In that setting, it seems ironic, but I chose the word “courage” because I was feeling weak. I was in a phase of making unhealthy decisions based on fear and weakness, and I wanted to remember that the right path is most often the hardest. Aside from the font, I don’t regret it at all.
Scott Miller, Dry The River
My sleeve tattoo, designed and tattooed by Darryl at Diamond Jacks, Soho is a cross of traditional Sailor Jerry and Japanese styles. I’ve spread it over sessions and its taken 6 months so far and I’ve still got the colour to go in. It’s an oceanscape with two mermaids and some flying fish. As a kid I always had a bit of a fear of the ocean but once I got over it I fell in love with it and now love swimming in the sea.
The most painful part of getting this done was the elbow. The skin there isnt great for tattooing and it dropped out a little after the first session so we had to hit it again and again. It felt kind of like a cross between being electrocuted and burned at the same time. But they’re so addictive you soon forget about the pain. I’m already looking at what I want to get after this sleeve is finished.
Jon Warren, Dry The River
My newest tattoo is a black and grey half sleeve by Nasko at Butterfly Tattoo. I currently have a plethora of band and label tats but as I’ve gotten older I have been more interested in larger, detailed pieces. It took nine hours to complete and the work was spread over three sessions. I wanted a bold, classic design that somehow represented the nomadic nature of being in a band. After much deliberating I settled on a tall ship motif.
The words ‘Son of the River’ are written below the ship in a not-so-subtle nod to my involvement with Dry The River (we also watch a LOT of Sons Of Anarchy!).
My favorite tattoo would probably be my Frans Masereel wood block print on my left forearm. Mike Ski (from the band The A.K.A.’s) did the work while both of our bands were on Warped Tour together. Frans Masereel was an amazing artist and social critic, warning of the effects of the industrial revolution on our planet. His work caused such a ruckus amongst the powerful that he was forced to emigrate from France to Switzerland.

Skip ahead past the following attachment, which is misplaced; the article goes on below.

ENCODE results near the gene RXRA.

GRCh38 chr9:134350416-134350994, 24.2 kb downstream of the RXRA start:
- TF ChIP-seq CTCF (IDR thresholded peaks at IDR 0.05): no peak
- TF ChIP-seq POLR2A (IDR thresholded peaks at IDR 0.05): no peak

This particular piece is extra special to me as it comes from a German Masereel collection book printed in 1949. This book was given to me as a gift from Billy Bragg. We were out together on Australia’s Big Day Out Tour and I was wearing a Masereel shirt I created and he noticed it. I printed one for him and he returned the favor by giving me this book. Being a tremendous fan of Billy’s, this was an honor I won’t forget, especially now that I’ve tattooed a piece from the book on my body, ha.
Dean Richardson, Heights
I got this ship tattoo done when I was 17 because at that age, my Dad joined the Navy and spent the next 10 years of his life traveling around the world. I kinda have the same aims, but in the much less dangerous world of music… well maybe.
Deuce (ex-Hollywood Undead)
It’s an hourglass with wings, because time flies, you can’t stop time from going. The diamond is because I use time wisely. All music is based off time, time = music, my music = money.
Michael Skattum, Wild Nothing
The bat on my stomach was done in 2009 by Liam Sparkes in NYC. It doesn’t mean anything, none of my tattoos do really. Bats are probably my favorite animal though. Berta and the rope on my wrist? It’s my lady’s name – tied to me forever! The space pig on my forearm is just a space pig monster hanging out. I like outer space and monsters, this represents that idea spot on.